Don’t Just Do It–Finish It

Consider this story told by Jesus.

“A farmer went out to sow his seed. As he was scattering the seed, some fell along the path, and the birds came and ate it up. Some fell on rocky places, where it did not have much soil. It sprang up quickly, because the soil was shallow. But when the sun came up, the plants were scorched, and they withered because they had no root. Other seed fell among thorns, which grew up and choked the plants. Still other seed fell on good soil, where it produced a crop—a hundred, sixty or thirty times what was sown. Whoever has ears, let them hear.”

I heard someone say that there are many books and teachers instructing with tips on how to begin. You know, get busy and get started.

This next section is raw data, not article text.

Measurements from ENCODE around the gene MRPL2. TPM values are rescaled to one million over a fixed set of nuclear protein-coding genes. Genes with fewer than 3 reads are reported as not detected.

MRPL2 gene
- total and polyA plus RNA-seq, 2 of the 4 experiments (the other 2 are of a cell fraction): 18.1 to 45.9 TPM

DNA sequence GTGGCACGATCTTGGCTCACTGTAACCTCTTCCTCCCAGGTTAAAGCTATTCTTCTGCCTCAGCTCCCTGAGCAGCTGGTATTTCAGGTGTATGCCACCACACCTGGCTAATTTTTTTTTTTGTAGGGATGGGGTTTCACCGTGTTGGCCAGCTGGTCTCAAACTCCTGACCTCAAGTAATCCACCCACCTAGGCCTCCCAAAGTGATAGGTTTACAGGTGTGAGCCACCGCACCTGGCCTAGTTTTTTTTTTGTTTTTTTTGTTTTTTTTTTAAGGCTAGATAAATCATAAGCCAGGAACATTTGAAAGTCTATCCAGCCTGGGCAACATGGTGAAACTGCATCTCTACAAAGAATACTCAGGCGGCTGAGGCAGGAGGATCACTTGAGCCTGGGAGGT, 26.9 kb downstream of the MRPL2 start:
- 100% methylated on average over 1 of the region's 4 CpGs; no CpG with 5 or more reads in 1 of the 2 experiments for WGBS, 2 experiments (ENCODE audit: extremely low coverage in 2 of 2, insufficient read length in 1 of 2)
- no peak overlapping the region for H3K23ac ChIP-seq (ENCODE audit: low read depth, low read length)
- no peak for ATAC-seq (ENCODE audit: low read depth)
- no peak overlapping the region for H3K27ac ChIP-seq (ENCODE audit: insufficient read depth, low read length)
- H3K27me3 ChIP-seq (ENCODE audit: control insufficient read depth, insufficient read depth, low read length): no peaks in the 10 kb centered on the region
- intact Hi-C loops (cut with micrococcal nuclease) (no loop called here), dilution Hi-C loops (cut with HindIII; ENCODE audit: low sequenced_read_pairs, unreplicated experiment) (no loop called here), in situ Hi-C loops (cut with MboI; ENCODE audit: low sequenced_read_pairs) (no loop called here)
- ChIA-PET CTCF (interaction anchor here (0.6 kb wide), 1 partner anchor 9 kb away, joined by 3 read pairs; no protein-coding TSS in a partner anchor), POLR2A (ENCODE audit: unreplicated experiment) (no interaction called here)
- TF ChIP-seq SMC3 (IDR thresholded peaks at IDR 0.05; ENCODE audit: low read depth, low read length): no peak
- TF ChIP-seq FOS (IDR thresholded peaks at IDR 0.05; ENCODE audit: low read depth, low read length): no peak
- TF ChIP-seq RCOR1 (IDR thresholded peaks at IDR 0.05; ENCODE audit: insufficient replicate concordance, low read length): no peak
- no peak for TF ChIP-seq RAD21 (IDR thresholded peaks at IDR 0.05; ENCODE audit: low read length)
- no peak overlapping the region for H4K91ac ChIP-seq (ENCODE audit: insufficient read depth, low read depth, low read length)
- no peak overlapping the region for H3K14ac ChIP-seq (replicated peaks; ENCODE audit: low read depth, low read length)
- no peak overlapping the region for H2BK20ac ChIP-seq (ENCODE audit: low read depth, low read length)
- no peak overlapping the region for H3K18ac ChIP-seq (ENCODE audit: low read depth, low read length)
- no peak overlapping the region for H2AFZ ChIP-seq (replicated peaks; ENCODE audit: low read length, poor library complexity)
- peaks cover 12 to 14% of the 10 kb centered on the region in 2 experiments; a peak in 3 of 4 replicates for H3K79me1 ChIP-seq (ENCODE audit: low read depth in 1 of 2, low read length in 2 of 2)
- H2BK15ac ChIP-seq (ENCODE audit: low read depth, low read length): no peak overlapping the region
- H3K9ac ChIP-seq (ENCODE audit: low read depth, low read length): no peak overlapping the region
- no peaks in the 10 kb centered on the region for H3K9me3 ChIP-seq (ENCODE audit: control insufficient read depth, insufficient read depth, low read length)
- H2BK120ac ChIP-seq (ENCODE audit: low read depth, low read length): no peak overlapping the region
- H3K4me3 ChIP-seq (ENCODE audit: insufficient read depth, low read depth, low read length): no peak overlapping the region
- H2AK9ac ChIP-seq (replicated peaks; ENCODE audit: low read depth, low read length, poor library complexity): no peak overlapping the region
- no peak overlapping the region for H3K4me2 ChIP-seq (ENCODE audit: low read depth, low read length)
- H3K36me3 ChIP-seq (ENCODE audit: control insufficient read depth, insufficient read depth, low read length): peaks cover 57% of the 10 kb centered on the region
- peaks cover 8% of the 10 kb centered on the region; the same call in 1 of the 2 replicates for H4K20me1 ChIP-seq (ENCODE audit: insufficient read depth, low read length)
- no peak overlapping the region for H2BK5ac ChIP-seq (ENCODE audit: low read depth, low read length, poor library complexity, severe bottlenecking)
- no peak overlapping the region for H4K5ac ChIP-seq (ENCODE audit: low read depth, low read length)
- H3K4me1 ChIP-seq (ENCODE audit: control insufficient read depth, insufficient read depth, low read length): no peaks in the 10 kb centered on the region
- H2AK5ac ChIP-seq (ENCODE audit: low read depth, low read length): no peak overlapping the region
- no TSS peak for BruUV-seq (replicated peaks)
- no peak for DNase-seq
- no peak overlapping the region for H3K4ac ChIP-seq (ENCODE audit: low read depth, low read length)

How often have we been taught how to finish?

How often are we like the first three “seeds” in Jesus metaphorical farm?

  • We get an idea—write a book, cook a meal for someone, do a project—then the idea flits away like finches in the bush.
  • We get an idea. We’re going to take up painting. Or write that novel. Or prepare that meal to take to someone. We purchase the supplies. We’re all set. Then, something else comes to mind. All those supplies gather dust while we, well, flit off like those same finches.
  • We get an idea. Friends, neighbors, relatives, strangers even, tell us we’re crazy. We can never do that. We worry we’re not good enough. We never finish.

Jesus was right—again. We must learn to finish what we start. That makes for a satisfying life. Don’t be like the shoe slogan—just do it. Be more like—I did it, and I’m happy that I did.

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